1. Ann Intern Med. 2015 Aug 4;163(3):191-204. doi: 10.7326/M14-2841.

Cognitive Behavioral Therapy for Chronic Insomnia: A Systematic Review and
Meta-analysis.

Trauer JM, Qian MY, Doyle JS, Rajaratnam SM, Cunnington D.

Comment in
    BMJ. 2015;350:h3076.
    Ann Intern Med. 2015 Aug 4;163(3):236-7.
    Evid Based Ment Health. 2016 Feb;19(1):e2.
    Ann Intern Med. 2016 Jan 19;164(2):134-5.
    Ann Intern Med. 2016 Jan 19;164(2):134.

BACKGROUND: Because psychological approaches are likely to produce sustained
benefits without the risk for tolerance or adverse effects associated with
pharmacologic approaches, cognitive behavioral therapy for insomnia (CBT-i) is
now commonly recommended as first-line treatment for chronic insomnia.
PURPOSE: To determine the efficacy of CBT-i on diary measures of overnight sleep 
in adults with chronic insomnia.
DATA SOURCES: Searches of MEDLINE, EMBASE, PsycINFO, CINAHL, the Cochrane
Library, and PubMed Clinical Queries from inception to 31 March 2015,
supplemented with manual screening.
STUDY SELECTION: Randomized, controlled trials assessing the efficacy of
face-to-face, multimodal CBT-i compared with inactive comparators on overnight
sleep in adults with chronic insomnia. Studies of insomnia comorbid with medical,
sleep, or psychiatric disorders were excluded.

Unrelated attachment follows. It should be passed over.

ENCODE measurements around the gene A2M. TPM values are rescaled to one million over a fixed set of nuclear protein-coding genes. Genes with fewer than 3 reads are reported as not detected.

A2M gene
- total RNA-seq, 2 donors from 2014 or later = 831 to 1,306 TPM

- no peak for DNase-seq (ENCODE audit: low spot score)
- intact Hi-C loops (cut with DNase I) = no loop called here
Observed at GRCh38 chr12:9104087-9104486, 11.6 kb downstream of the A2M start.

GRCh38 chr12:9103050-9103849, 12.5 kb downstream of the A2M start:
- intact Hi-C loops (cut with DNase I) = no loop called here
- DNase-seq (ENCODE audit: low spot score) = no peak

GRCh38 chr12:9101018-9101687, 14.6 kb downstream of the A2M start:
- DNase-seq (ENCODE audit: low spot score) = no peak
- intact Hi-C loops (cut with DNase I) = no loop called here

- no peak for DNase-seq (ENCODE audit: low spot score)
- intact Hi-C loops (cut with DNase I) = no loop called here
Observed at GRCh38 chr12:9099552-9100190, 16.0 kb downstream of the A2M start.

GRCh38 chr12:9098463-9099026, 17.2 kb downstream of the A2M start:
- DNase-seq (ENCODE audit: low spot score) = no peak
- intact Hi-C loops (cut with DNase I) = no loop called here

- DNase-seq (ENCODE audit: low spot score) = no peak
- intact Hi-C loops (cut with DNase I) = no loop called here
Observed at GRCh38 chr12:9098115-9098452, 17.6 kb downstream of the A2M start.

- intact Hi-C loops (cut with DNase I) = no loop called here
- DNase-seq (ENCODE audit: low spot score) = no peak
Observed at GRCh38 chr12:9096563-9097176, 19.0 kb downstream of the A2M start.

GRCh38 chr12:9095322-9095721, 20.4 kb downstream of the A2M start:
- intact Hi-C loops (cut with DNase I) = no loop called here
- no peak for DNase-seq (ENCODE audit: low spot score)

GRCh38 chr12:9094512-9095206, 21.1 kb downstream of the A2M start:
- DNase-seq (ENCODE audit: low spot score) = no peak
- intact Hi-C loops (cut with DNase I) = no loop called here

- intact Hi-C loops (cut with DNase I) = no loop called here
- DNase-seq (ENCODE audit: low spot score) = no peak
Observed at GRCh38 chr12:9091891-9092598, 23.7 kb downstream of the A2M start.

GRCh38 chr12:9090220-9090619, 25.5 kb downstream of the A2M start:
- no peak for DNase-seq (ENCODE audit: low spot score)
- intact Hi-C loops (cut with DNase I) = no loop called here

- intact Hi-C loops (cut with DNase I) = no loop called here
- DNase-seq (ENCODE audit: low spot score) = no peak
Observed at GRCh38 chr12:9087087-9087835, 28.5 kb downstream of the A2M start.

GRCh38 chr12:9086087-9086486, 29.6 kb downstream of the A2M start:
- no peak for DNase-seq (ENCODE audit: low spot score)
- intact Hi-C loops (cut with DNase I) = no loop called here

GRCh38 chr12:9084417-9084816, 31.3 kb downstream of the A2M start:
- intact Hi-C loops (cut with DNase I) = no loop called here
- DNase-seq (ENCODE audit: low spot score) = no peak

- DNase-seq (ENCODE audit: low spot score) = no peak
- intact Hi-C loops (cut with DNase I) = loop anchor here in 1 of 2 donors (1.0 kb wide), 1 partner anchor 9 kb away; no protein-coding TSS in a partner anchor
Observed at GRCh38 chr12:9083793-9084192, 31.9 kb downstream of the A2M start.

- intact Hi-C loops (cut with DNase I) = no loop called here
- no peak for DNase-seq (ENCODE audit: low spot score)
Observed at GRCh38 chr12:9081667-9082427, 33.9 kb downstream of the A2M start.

DATA EXTRACTION: Study characteristics, quality, and data were assessed
independently by 2 reviewers. Main outcome measures were sleep onset latency
(SOL), wake after sleep onset (WASO), total sleep time (TST), and sleep
efficiency (SE%).
DATA SYNTHESIS: Among 292 citations and 91 full-text articles reviewed, 20
studies (1162 participants [64% female; mean age, 56 years]) were included.
Approaches to CBT-i incorporated at least 3 of the following: cognitive therapy, 
stimulus control, sleep restriction, sleep hygiene, and relaxation. At the
posttreatment time point, SOL improved by 19.03 (95% CI, 14.12 to 23.93) minutes,
WASO improved by 26.00 (CI, 15.48 to 36.52) minutes, TST improved by 7.61 (CI,
-0.51 to 15.74) minutes, and SE% improved by 9.91% (CI, 8.09% to 11.73%). Changes
seemed to be sustained at later time points. No adverse outcomes were reported.
LIMITATION: Narrow inclusion criteria limited applicability to patients with
comorbid insomnia and other sleep problems, and accuracy of estimates at later
time points was less clear.
CONCLUSION: CBT-i is an effective treatment for adults with chronic insomnia,
with clinically meaningful effect sizes.
PRIMARY FUNDING SOURCE: None. (PROSPERO registration number: CRD42012002863).

DOI: 10.7326/M14-2841 
PMID: 26054060  [Indexed for MEDLINE]